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Bizarre budget reports smack of impunity.

The county budget-making process is divided into four stages. It starts with budget formulation between August to the end of April. This is when projections, departmental estimate that leads to the production of programme-based estimates, are made. These are tabled in county assemblies by April 30.

The second is the approval stage where county assemblies scrutinise the figures and approve by vote head and programme. Every shilling that is to be spent in the financial year is discussed and approved or rejected.

At that point, because we have the committee system, every committee of the house looks at the respective sectoral budget. Later, the whole house sits to vote by June 30 to approve by passing the appropriation bill, they also pass the finance bill which is the taxation law to give them the power to collect money to implement budgets, but for counties, their cash is what comes from the shareable revenue.

There is a whole year of implementation that begins on July 1 and ends on June 30. Counties are supposed, by law, to provide quarterly implementation reports.

On June 30 all books of account for all government entities are closed meaning no further expenditure can be undertaken. This ushers in the Auditor General to review the books of account. The process should take six months.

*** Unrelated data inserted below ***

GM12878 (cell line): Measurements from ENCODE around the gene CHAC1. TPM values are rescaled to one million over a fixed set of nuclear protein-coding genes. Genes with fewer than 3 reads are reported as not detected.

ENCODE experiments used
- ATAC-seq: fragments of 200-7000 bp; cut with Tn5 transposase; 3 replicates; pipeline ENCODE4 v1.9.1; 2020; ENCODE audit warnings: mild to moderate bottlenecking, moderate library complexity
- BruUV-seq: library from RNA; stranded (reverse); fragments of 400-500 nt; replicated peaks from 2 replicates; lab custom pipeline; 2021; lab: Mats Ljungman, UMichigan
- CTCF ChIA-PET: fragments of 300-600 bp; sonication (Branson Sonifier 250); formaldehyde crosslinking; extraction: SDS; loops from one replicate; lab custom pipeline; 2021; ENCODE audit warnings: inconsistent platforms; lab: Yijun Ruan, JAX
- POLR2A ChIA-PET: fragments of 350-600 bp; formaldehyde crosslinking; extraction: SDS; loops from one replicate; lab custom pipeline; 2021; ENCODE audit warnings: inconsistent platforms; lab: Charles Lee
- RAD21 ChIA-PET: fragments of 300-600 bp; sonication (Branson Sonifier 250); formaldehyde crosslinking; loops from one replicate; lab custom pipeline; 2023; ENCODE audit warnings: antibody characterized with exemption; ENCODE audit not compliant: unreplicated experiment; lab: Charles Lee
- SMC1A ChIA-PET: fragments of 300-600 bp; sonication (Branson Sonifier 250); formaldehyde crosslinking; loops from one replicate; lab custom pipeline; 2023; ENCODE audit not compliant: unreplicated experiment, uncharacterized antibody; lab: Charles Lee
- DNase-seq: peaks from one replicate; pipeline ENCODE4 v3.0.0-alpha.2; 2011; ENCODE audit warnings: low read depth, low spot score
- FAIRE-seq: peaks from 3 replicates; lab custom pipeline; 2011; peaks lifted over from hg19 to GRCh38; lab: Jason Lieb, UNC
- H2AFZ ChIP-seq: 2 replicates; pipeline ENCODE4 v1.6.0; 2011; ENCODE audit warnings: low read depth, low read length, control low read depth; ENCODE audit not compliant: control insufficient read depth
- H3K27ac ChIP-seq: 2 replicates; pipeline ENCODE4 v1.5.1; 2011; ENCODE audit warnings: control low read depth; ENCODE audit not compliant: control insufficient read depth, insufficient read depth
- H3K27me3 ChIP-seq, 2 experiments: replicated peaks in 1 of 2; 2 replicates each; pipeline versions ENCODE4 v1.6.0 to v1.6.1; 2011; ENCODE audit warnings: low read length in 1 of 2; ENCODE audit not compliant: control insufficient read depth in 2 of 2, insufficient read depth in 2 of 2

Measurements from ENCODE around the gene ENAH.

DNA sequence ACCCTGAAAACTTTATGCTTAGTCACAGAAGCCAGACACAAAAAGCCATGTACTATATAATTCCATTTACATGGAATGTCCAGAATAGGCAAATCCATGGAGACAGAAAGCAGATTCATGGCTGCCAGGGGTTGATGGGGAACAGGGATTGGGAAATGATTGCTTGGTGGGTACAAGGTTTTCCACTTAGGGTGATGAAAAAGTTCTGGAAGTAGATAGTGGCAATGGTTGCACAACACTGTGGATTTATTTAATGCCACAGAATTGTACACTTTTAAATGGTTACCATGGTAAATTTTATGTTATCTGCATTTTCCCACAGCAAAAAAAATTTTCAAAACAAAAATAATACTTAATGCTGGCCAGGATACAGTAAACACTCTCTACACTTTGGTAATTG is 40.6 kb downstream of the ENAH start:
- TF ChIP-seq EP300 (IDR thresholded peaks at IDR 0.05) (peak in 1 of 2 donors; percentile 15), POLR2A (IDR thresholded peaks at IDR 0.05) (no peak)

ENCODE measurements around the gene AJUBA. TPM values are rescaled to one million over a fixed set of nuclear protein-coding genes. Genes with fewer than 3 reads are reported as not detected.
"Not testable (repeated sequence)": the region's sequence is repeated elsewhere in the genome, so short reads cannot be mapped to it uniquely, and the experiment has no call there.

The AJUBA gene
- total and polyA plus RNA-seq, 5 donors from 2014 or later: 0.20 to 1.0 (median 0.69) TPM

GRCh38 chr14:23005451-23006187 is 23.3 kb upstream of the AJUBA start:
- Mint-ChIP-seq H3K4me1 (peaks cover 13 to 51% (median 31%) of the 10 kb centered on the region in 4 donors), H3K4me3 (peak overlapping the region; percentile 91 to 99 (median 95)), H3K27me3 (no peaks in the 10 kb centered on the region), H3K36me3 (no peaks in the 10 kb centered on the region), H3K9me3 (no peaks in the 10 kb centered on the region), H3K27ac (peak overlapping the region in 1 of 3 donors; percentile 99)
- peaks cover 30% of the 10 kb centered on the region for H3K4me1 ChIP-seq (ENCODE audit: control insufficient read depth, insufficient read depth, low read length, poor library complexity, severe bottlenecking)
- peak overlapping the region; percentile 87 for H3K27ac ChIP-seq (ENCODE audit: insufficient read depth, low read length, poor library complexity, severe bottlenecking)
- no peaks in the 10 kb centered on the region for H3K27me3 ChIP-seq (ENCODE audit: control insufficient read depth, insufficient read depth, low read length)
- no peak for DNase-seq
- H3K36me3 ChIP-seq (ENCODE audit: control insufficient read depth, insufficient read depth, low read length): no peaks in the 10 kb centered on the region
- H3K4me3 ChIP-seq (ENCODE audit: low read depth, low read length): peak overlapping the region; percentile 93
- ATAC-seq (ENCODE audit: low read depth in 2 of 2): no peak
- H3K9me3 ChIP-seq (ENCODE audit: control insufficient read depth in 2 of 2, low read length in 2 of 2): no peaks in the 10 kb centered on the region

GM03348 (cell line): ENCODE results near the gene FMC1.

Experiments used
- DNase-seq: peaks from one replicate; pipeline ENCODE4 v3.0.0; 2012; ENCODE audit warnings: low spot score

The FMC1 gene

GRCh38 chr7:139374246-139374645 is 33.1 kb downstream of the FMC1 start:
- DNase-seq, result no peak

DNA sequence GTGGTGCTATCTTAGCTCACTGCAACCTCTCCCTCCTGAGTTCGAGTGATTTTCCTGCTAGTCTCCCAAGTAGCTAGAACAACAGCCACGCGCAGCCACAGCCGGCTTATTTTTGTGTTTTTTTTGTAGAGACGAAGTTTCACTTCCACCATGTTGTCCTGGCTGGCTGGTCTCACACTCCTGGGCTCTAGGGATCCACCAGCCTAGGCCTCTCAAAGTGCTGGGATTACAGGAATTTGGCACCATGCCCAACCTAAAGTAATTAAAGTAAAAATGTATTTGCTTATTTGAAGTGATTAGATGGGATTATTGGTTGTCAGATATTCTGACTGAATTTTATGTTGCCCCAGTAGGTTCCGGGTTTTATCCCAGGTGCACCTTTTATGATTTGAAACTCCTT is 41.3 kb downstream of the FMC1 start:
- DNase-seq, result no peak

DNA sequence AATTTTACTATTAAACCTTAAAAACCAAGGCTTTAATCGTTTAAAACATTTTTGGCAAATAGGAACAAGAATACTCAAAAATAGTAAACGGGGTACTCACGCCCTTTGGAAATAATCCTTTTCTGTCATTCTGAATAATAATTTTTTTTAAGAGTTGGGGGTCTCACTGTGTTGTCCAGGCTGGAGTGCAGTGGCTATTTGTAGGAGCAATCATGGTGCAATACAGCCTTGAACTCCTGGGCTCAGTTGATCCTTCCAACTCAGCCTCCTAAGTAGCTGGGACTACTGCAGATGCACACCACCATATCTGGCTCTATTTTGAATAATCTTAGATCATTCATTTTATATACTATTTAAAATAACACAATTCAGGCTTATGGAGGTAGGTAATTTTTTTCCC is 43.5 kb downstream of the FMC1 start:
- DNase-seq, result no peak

Meaning, by December last year we ought to have had the audit reports which are sent to county assemblies.

The entire budgeting and implementation and auditing process, therefore, takes on average three years.

It is surprising that such spending was not noticed through all this process.

The county assemblies should have been the first to raise the questions the Senate is raising. Kiambu County Assembly, for instance, has an oversight role over their governor and his executive, they should have been the ones asking the questions.

The facts that these anomalies are being raised at the Senate and not counties tells a story of failed assemblies or MCAs who have gone to bed with the executive.

Because they are the ones who should be asking questions along the implementation period and demanding answers.

All the money that the counties spend is not kept in cash, it's kept in the county revenue account held at the Central Bank of Kenya.

The money leaves CBK, with authorisation of the Controller of Budget. And is only through IFMIS that payments are made to budgeted programmes only.

Therefore one will expect that the spending could have been noticed at this stage too.

But what we are witnessing is pure recklessness informed by the attitude that nothing will be done on those pilfering county cash.

It is evident that there is a section of the institution that isn't working, and that should worry us all.

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Publication:The Star (Nairobi, Kenya)
Date:May 7, 2019
Words:518
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